New Delhi: As the Centre grapples with the
issue of deciding on withdrawal of AFSPA in Jammu and Kashmir,
the security forces today made it clear that they would like
"legal protection" in dealing with the situation there.
A day after CCS called an all-party meeting after
deferring a decision on withdrawal of Armed Forces Special
Powers Act, IAF Chief Air Chief Marshal P V Naik said a
soldier, to perform his duty efficiently, "deserves all the
legal protection" that he could get.
"I am sure the government is sensitised to this
problem and whatever decision they will take I am sure it will
be the correct one," Naik, who is also the Chairman of the
Chiefs of Staff Committee, said when asked for his opinion on
the AFSPA, which the government is reportedly considering
withdrawing from some parts of Jammu and Kashmir.
His views were echoed by senior BJP leader LK Advani accused the Centre of "bending over backwards" to placate secessionists in the Valley.
"There is continuing talk of diluting the AFSPA, and withdrawal of the forces. This is nothing but a surrender before Islamabad`s strategy of breaking India`s post-1947 unity."
"This is what the military rulers of Pakistan have been dreaming of ever since their defeat in Bangladesh`s War of Liberation in 1971. It is a shameful irony that if one Congress Prime Minister was responsible for India`s historic victory in that war, another Congress set up is working towards India`s surrender to Pakistan`s proxy war on India in Kashmir," Advani said.
Referring to demands of granting "maximum autonomy" to Kashmir, he said that far from repealing Article 370, which grants special status to the state, the UPA government "looks all set to repeal years and decades of our collective gains in Kashmir, all because of its lack of will, vision, commitment and competence".
He said the BJP and its earlier form Bharatiya Jan Sangh had waged a battle for extending many of the central government`s powers over Jammu & Kashmir since 1953.
He said that Jawaharlal Nehru had said in parliament that Article 370 was "a purely temporary provision", but the UPA government was "bending over backwards to placate the secessionists".
Meanwhile, rejecting reports of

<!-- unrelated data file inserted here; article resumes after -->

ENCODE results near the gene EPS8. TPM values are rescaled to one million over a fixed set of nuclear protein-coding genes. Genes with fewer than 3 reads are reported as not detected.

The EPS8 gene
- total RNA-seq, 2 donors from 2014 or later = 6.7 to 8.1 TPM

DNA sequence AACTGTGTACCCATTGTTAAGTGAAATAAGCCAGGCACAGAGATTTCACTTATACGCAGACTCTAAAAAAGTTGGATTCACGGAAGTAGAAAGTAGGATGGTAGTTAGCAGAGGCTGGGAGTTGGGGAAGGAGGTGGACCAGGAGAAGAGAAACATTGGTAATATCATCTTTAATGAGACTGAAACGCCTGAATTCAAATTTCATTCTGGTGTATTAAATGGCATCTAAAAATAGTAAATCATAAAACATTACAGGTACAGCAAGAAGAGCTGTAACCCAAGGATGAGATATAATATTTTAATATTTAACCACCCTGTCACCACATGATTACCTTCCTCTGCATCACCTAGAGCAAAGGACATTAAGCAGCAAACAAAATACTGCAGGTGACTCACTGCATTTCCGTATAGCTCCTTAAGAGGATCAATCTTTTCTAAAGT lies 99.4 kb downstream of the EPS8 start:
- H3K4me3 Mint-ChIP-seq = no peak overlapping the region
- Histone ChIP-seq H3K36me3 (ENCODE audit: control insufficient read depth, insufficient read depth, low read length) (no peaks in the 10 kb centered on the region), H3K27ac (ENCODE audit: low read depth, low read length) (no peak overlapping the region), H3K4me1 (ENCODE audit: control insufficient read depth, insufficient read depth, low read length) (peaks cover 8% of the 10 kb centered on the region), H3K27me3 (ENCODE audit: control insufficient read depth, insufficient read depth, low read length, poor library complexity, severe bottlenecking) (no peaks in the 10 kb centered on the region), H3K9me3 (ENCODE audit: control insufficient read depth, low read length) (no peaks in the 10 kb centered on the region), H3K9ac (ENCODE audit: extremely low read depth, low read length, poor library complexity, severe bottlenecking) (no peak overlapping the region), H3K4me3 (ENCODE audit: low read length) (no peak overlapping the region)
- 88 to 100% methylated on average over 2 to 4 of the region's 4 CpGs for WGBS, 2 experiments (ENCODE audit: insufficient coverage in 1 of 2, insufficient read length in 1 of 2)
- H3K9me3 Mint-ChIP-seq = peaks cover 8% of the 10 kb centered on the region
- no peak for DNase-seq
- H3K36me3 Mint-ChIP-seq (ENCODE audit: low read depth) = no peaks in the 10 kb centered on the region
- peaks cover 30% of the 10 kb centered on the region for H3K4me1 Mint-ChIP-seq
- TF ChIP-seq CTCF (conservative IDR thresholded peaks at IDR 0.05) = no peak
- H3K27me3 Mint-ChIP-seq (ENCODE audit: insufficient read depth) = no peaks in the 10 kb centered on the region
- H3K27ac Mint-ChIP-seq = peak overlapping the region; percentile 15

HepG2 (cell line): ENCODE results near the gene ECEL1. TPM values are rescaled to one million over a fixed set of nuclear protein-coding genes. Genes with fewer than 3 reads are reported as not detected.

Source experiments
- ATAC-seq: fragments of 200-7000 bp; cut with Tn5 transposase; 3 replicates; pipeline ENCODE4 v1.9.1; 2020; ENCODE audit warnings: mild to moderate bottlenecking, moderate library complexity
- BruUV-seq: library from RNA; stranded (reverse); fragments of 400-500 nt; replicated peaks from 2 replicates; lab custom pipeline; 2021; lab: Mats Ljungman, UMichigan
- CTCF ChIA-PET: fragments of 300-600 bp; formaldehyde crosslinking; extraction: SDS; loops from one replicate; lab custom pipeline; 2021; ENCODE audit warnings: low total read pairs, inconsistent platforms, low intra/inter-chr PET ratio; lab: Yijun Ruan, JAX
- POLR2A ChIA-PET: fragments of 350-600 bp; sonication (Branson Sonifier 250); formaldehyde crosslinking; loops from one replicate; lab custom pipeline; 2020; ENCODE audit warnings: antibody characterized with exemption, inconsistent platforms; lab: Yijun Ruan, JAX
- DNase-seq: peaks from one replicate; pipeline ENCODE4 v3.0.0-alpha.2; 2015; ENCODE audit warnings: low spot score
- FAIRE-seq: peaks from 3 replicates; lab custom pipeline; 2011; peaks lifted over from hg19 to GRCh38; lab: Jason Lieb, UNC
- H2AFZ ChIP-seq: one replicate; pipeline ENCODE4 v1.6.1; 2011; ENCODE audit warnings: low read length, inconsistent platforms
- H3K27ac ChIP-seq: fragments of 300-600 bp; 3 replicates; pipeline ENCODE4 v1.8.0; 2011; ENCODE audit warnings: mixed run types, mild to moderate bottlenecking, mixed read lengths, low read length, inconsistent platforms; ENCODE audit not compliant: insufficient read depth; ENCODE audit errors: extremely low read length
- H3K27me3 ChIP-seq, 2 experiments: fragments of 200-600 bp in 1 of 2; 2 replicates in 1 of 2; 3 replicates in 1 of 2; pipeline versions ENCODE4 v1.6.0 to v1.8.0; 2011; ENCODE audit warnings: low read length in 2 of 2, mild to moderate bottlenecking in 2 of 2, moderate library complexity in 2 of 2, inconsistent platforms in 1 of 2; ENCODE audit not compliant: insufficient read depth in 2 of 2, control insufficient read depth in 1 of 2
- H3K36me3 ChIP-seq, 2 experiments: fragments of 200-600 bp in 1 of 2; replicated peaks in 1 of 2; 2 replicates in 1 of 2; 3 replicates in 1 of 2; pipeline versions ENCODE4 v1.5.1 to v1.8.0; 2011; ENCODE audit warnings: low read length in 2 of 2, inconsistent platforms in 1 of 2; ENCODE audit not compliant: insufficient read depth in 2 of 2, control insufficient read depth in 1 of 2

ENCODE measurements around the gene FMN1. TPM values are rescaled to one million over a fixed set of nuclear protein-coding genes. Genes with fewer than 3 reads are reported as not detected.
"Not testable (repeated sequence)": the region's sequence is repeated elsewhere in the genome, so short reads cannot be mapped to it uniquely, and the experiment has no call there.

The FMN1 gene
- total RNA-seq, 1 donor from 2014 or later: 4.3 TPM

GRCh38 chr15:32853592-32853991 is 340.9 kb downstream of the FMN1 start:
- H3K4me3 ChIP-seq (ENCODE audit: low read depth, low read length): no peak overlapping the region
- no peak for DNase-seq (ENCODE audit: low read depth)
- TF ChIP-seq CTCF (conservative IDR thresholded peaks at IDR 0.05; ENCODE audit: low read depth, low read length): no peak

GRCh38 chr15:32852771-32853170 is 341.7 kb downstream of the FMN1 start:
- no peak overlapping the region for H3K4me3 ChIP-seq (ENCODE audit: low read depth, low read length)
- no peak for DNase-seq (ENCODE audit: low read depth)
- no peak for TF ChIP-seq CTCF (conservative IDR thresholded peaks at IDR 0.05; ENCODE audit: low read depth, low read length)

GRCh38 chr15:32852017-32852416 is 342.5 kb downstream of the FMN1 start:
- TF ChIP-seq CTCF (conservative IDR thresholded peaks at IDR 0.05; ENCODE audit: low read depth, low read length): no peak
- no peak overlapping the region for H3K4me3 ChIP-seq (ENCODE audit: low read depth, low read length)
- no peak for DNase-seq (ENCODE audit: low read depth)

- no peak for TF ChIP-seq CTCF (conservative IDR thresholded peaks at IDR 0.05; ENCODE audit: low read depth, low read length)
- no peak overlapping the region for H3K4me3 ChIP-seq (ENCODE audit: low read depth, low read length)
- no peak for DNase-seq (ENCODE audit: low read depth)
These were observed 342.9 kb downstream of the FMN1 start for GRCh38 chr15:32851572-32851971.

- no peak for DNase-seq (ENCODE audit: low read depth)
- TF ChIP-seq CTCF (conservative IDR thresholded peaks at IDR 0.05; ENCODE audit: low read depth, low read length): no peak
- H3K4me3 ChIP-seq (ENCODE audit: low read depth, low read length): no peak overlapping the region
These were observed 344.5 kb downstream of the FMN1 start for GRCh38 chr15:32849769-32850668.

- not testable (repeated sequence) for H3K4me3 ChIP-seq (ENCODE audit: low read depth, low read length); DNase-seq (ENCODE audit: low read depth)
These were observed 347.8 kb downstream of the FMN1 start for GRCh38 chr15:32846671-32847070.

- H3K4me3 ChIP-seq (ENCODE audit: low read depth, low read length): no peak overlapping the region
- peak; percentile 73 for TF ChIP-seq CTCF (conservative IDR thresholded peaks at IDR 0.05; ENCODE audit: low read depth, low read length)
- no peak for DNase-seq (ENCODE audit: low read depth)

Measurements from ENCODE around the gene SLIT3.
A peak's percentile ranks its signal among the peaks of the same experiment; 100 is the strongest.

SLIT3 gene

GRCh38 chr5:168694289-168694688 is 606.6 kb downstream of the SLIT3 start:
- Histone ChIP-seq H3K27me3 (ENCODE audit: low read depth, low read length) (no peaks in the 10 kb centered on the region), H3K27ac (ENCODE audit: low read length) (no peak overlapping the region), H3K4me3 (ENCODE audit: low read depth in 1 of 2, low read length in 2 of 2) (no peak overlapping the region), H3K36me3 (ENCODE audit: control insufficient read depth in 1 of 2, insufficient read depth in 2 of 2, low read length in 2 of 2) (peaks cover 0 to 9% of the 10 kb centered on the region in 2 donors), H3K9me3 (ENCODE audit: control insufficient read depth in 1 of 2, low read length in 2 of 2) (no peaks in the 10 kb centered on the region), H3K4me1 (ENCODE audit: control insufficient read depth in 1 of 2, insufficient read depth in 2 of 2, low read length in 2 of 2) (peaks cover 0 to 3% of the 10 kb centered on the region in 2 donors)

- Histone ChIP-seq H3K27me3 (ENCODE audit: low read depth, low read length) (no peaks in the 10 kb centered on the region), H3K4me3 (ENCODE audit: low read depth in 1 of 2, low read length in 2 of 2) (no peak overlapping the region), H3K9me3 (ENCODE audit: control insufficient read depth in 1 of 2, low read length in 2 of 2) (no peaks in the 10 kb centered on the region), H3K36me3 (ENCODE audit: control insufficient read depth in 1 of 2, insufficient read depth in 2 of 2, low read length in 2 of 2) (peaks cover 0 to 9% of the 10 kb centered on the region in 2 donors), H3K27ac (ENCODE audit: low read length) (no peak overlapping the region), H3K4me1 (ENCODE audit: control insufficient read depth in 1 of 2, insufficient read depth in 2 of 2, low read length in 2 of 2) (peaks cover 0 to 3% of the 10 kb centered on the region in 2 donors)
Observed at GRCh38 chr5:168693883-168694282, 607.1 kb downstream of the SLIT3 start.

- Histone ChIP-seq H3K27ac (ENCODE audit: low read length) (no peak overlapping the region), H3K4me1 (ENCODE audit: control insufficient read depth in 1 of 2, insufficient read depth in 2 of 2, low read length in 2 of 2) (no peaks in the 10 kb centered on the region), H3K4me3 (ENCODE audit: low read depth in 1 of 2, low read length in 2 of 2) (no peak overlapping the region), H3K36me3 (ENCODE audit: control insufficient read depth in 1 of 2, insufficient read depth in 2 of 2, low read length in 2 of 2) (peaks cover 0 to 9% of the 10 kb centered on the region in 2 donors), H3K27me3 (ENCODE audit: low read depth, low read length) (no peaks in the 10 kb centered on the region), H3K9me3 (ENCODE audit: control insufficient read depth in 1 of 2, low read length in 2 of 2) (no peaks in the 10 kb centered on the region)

resignation, Chief Minister Omar Abdullah
today met his ministers and coalition partners about the
course of action over the "delay" in getting a political
package from the Centre.
On a day a national newspaper reported that Omar has
threatened to resign in protest against the Centre`s
"dithering" over withdrawal of the Armed Forces Special
Protection Act (AFSPA), an official spokesman asked the media
not to give credence "needless, baseless rumours".
His resignation has been demanded by the BJP.
Omar, who is also said to be upset over use of
phrases "trust deficit, governance deficit" in the official
statement issued after the CCS meeting in Delhi yesterday,
himself said today "I am not saying anything at the
moment. If I have something to say, I will let you know."
The developments came a day before all parties will meet in Delhi on Wednesday over Kashmir package issues.
Defence Minister A.K. Antony said the government will take a final decision on a Kashmir package, including withdrawal of the AFSPA, at the all-party meeting Wednesday morning that will be chaired by Prime Minister Manmohan Singh.
The Cabinet Committee on Security (CCS), which met here Monday, deferred a decision on withdrawing the AFSPA from certain parts of Jammu and Kashmir. This was one of the measures being considered to defuse the volatile situation in the Valley, where 88 people, mainly teenagers and youth, have died in violent protests since June 11. The CCS also decided to convene Wednesday`s all-party meeting to consider the way forward in Kashmir. J&K’s main opposition PDP have said they will attend the meeting too.